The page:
Theoretically, my receiver has HDMI control (or Consumer Electronic Control, CEC) after a firmware update.  I haven’t actually tested this out.  My TV does not.  For some reason Tivo doesn’t seem to support it either.  Perhaps Microsoft could work that out since the Tivo can be controlled over the home network and both need to be ‘online’ to keep working.  Even if I had all CEC devices, there’s no guarantee that they would play nicely together with the XB1 as they’re from different manufacturers.  Even people with CEC devices from the same company have had problems with compatibility.  There have been anecdotal reports that the more CEC devices you add, the less stable the setup.

If CEC isn’t the solution, then we’re stuck with an IR blaster.  Don’t get me started on IR blaster problems.  Even if it works, I dread to think where I’d have to place a blaster to hit my Tivo, receiver and TV.  Perhaps you can daisy chain them together at cheap Microsoft accessory pricing.  Of course, the rest of the world can avoid this trouble since the TV features aren’t available there.

Update:  I’ve heard that Microsoft is going to use Kinect 2.0 as an IR blaster.  The Kinect points the wrong way, but they claim that the signal will bounce off the walls and still work.  Good luck with that.  It’s even worse since the XB1 has no way of knowing if the blast bounce worked.

If I get it all working, it sounds nice.  I can use voice control for everything.  Well, it doesn’t sound like it will initially be able to access anything recorded on my Tivo.  I also wonder if I can exclude voices.  I really don’t want my three year old shouting, “Xbox, watch Word World.” and having that work when I’m trying to game or watch a show or movie.  There have already been threats of griefers shouting “Xbox, turn off” over voice chat.  That shouldn’t work, but I wouldn’t throw out that headset just yet.

Speaking of getting things working, the truth is that I’m going to wait before I buy an Xbox One.   It’s been a long time since I’ve been excited for a major console release (sorry WiiU).  Even though I don’t consider myself an early adopter any more, I’d be tempted to grab one of these consoles before Christmas.  If I do, it’s going to be a PS4.  It’s not just that I still have my abiding Playstation love from the PS2 or the fact that I’ve ended up playing my PS3 much more in the past couple of years than my 360.  It’s not even that the last few dashboard updates for the 360 felt like they were more about serving ads to me than improving my gaming experience.  No, it’s that I got burned hard on the 360 launch.  I went through at least four consoles (it might have been five though I try not to think about it too much, the flashbacks, the horror, the horror) in my battles against the red ring of death.  Yes, Microsoft kept sending me refurbished units, but it wasn’t until the dual die shrink Jasper units were released that I hunted one down and paid cash for the peace of mind.  I still remember looking at the model and serial numbers to make sure I got the right version.  To be fair, that unit has lasted for years without problems, but I can’t in good conscience buy another Xbox console without giving it at least six months to prove its reliability.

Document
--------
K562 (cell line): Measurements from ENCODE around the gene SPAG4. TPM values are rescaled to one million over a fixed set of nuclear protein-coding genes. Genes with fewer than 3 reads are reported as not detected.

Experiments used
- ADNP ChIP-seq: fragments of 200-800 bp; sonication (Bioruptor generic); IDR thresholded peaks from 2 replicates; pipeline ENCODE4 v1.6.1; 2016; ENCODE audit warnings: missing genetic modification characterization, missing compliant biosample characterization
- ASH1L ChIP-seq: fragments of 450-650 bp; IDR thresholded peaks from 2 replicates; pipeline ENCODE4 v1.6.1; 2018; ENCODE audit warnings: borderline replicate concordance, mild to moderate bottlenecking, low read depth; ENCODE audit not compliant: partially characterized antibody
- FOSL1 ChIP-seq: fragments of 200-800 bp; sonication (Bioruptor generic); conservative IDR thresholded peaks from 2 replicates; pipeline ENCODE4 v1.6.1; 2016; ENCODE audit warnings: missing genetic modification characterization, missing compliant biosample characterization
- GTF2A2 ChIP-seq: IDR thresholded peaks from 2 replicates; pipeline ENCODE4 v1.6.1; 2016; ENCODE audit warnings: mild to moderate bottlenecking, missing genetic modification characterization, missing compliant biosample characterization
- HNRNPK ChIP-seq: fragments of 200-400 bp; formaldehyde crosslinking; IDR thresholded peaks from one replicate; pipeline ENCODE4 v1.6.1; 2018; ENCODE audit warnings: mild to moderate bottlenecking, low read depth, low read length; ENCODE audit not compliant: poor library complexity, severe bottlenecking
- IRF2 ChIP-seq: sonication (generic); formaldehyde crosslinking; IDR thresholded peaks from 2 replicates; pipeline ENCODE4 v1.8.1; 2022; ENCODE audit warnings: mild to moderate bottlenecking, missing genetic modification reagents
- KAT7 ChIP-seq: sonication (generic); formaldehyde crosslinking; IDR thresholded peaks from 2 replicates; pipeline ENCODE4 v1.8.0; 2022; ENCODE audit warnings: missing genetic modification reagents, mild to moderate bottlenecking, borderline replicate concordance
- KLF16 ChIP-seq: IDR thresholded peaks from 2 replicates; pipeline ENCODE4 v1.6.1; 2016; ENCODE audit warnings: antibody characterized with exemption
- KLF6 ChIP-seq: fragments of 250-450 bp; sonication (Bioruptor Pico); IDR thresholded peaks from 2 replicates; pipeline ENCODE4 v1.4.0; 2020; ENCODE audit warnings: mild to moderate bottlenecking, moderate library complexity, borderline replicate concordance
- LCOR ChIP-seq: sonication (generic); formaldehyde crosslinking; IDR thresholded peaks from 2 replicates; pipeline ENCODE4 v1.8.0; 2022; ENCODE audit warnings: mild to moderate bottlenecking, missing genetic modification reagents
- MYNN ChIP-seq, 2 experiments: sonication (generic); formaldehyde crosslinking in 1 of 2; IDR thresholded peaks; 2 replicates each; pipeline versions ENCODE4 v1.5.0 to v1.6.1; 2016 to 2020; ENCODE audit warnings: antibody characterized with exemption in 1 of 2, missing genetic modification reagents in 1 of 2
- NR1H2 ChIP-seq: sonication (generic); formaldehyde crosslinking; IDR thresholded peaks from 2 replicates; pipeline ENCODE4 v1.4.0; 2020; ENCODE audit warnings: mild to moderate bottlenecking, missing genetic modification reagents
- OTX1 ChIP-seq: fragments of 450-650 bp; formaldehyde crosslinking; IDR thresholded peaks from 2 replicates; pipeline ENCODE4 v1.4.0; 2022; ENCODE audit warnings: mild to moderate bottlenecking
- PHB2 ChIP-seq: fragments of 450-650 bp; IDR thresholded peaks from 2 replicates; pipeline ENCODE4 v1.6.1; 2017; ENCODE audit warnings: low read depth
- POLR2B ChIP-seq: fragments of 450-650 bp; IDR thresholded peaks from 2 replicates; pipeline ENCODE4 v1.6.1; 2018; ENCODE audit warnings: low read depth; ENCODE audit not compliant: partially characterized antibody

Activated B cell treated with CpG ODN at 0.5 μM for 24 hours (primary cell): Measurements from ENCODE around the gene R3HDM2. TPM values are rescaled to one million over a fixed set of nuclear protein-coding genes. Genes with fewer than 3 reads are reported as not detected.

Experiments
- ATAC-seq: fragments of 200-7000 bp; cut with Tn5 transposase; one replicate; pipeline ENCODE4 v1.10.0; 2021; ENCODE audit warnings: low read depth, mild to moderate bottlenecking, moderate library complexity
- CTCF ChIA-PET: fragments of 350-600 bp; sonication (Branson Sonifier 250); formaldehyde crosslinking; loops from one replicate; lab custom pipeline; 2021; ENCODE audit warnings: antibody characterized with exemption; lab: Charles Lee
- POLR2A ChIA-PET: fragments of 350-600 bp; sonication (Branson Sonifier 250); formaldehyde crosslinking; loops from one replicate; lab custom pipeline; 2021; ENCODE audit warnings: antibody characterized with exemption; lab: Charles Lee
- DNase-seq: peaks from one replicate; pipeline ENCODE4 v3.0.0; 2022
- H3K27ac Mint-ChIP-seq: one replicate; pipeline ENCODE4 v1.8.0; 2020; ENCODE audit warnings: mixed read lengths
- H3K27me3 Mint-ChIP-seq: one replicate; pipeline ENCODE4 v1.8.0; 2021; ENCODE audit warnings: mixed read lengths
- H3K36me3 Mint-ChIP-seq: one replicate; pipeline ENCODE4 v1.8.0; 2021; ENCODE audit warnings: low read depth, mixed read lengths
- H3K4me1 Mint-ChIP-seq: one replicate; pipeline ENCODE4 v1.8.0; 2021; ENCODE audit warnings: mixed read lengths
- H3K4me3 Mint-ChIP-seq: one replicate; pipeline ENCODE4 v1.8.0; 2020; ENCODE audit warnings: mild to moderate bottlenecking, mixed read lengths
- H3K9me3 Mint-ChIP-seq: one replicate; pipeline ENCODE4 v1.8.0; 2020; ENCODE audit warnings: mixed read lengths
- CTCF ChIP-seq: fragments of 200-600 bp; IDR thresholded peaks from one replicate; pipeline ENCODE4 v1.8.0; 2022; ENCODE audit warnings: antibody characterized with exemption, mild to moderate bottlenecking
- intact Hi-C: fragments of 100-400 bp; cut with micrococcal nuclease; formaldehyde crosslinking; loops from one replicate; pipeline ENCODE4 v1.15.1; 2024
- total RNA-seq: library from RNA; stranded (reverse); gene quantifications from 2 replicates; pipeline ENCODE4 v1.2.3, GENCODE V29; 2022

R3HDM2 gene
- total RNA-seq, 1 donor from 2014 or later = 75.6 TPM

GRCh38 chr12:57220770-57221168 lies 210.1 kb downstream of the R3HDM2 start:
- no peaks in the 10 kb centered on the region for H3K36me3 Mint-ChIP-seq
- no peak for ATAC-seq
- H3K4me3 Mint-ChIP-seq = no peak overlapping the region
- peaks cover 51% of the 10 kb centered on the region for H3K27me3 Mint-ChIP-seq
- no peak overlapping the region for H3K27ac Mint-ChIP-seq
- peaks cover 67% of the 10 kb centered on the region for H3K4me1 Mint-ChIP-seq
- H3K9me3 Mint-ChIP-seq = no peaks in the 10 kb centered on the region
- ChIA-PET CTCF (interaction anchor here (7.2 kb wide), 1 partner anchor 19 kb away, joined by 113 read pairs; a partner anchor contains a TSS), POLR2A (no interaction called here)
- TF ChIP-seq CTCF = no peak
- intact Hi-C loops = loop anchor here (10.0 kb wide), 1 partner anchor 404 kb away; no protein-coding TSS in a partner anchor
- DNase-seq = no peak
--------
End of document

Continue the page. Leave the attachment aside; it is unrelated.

I must admit that I don’t understand smart match as a new feature for the XB1.  I’m all for better matchmaking.  After all, it must be hard to find people as incompetent as I am at online shooters.  I don’t understand why you’d ever want matchmaking that takes so long that you want to watch a movie or video.  And if I ever started playing another game while waiting to get into an online game, I’m unlikely to go back to the online game.

In short, Microsoft needs to turn this ship around and prove hardware quality and functional software to get me to bite.